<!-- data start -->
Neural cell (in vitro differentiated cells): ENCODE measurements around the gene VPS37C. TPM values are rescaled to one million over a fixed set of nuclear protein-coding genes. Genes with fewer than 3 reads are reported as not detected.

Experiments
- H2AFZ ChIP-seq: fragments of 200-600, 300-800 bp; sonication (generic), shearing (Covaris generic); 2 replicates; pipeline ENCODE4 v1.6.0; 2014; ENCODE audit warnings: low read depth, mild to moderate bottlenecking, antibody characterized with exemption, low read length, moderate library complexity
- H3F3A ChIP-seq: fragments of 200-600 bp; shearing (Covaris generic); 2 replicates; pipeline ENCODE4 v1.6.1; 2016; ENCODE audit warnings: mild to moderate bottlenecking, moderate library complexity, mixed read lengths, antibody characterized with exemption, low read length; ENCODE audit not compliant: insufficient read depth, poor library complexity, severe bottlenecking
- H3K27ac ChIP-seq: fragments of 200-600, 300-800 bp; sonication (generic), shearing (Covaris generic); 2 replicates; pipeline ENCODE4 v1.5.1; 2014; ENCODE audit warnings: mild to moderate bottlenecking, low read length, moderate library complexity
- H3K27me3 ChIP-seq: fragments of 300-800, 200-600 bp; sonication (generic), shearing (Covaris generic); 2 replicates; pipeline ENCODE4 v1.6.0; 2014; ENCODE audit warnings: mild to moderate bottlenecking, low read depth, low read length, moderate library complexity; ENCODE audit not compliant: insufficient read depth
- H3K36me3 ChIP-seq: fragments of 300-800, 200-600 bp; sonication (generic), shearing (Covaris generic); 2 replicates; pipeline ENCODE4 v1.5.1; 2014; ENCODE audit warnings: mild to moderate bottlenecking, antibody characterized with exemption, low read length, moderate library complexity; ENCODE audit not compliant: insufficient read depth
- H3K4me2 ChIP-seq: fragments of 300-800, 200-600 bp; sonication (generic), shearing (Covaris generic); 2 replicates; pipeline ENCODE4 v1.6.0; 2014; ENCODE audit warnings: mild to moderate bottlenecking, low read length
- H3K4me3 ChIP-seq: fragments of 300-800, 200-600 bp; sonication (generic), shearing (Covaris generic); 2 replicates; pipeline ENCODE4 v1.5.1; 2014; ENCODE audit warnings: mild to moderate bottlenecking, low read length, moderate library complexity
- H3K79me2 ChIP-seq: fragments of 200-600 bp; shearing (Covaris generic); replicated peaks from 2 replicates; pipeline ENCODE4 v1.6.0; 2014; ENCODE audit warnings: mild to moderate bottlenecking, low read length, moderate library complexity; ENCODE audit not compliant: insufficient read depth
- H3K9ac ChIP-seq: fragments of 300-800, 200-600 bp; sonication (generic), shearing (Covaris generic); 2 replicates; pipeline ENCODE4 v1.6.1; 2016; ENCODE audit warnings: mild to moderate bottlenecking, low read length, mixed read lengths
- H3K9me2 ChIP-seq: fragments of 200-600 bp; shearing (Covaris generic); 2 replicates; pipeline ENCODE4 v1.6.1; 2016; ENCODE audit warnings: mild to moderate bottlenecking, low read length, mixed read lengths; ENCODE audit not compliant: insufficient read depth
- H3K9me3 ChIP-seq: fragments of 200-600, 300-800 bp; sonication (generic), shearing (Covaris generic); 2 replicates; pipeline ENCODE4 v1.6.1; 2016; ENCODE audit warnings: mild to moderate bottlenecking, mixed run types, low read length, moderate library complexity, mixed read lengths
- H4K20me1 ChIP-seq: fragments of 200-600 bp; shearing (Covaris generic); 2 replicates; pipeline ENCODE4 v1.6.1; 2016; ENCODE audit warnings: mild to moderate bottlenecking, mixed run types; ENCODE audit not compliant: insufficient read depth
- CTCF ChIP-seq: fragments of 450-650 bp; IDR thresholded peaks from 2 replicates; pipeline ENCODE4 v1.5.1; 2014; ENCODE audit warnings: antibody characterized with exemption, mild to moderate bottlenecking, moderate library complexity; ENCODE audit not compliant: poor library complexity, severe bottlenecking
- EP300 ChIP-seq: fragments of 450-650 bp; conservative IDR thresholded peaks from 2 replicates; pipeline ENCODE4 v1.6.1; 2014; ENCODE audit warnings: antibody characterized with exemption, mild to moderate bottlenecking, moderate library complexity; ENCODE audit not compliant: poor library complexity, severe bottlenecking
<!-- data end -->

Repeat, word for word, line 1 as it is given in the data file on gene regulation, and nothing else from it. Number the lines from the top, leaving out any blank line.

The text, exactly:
Neural cell (in vitro differentiated cells): ENCODE measurements around the gene VPS37C. TPM values are rescaled to one million over a fixed set of nuclear protein-coding genes. Genes with fewer than 3 reads are reported as not detected.